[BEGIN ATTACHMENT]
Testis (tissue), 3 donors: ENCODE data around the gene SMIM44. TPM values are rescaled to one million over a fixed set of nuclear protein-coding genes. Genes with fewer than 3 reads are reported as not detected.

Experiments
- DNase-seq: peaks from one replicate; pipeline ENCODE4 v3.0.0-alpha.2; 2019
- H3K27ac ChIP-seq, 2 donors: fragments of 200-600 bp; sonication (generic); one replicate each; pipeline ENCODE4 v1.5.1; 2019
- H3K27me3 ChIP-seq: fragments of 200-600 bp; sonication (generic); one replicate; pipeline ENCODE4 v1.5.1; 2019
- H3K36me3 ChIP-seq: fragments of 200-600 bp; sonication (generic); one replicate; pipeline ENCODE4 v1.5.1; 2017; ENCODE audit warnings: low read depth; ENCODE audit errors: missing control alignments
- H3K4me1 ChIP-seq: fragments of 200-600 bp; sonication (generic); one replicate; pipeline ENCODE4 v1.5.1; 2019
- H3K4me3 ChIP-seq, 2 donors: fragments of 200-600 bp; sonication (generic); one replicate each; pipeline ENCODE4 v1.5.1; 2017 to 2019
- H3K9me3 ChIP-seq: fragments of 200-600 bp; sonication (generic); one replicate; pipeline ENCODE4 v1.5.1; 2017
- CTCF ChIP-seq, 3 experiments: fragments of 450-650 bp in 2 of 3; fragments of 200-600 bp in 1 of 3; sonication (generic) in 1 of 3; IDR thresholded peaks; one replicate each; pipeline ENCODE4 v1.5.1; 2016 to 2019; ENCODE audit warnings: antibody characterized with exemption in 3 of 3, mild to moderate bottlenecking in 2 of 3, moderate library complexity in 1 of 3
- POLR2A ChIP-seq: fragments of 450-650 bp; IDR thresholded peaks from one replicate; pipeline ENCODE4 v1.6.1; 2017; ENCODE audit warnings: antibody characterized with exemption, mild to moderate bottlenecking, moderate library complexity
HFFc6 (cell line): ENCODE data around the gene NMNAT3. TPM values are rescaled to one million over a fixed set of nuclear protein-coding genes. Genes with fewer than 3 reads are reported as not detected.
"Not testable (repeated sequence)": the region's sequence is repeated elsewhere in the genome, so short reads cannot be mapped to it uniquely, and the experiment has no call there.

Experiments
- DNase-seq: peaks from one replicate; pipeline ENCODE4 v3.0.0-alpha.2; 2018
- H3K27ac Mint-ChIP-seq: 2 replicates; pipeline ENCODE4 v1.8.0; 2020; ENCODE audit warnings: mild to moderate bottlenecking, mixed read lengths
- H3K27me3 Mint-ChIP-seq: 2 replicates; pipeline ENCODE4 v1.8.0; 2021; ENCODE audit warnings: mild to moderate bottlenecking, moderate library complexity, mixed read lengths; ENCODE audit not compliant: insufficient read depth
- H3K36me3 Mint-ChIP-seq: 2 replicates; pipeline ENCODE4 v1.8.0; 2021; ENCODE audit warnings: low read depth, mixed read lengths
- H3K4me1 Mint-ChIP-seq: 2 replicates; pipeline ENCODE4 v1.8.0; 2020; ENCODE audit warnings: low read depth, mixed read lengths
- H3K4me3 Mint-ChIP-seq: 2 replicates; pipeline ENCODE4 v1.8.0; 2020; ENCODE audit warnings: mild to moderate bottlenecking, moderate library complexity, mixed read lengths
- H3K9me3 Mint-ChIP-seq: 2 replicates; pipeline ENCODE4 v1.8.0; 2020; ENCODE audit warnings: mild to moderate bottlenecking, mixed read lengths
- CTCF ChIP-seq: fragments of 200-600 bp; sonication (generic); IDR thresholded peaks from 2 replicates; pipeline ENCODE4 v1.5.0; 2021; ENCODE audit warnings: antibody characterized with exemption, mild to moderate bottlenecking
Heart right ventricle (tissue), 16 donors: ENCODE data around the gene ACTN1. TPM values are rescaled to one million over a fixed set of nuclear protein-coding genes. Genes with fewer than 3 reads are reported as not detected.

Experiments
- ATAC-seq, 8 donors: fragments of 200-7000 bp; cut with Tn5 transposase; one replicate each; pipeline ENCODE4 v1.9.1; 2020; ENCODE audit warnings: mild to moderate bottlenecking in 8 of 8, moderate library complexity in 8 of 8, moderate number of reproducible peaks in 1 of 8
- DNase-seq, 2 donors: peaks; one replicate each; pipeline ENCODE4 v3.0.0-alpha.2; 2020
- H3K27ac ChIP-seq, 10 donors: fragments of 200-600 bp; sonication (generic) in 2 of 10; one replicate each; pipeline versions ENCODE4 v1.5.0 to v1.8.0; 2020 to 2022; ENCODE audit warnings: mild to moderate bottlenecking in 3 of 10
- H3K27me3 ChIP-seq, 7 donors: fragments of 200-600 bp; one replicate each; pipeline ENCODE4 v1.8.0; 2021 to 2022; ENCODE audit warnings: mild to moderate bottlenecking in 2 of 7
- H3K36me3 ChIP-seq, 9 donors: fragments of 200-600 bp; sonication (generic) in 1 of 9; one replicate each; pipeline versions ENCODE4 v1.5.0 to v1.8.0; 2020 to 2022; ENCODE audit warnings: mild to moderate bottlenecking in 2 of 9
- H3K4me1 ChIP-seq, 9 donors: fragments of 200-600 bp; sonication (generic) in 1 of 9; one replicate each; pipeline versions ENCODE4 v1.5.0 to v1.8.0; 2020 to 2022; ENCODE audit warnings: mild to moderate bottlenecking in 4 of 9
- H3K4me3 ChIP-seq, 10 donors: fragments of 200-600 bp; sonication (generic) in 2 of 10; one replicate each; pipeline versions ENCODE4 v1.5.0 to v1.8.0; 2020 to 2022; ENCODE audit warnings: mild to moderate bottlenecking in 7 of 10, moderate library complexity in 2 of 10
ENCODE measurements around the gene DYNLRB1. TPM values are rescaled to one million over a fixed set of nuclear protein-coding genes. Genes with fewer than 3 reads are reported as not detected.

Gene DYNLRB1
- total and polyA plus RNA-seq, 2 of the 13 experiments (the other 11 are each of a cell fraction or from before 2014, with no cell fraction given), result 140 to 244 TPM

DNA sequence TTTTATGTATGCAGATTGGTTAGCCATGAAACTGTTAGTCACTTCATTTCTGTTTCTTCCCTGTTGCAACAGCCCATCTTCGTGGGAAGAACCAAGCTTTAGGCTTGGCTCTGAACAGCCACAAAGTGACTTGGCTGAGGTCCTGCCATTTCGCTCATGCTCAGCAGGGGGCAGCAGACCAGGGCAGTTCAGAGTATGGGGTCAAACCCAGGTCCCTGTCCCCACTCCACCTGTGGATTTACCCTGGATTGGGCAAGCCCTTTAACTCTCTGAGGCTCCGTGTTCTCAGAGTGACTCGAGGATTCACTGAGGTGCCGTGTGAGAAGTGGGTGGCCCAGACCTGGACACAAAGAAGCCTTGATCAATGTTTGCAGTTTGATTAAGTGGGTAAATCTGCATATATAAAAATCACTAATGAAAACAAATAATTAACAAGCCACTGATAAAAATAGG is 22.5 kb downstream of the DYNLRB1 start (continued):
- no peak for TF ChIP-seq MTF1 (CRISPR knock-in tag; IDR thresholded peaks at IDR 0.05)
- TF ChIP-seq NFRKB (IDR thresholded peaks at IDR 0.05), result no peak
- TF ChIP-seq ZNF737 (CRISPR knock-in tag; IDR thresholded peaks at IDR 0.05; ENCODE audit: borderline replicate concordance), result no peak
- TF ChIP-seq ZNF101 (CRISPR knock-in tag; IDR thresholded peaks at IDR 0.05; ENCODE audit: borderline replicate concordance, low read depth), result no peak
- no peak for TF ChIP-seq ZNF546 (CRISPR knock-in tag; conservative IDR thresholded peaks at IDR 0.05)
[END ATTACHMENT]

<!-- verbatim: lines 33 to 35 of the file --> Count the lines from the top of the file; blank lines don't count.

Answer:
Gene DYNLRB1
- total and polyA plus RNA-seq, 2 of the 13 experiments (the other 11 are each of a cell fraction or from before 2014, with no cell fraction given), result 140 to 244 TPM

DNA sequence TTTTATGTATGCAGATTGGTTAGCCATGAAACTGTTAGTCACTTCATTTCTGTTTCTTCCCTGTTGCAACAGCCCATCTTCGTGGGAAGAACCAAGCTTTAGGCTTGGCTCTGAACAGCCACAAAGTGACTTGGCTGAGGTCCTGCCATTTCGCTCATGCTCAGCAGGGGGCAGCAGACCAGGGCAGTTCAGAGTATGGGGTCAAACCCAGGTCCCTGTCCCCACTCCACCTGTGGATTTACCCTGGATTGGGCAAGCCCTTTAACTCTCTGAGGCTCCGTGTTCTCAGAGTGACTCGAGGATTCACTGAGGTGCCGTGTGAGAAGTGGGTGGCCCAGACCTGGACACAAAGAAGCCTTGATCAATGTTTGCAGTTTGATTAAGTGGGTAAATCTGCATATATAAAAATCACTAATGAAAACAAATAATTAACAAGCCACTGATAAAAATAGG is 22.5 kb downstream of the DYNLRB1 start (continued):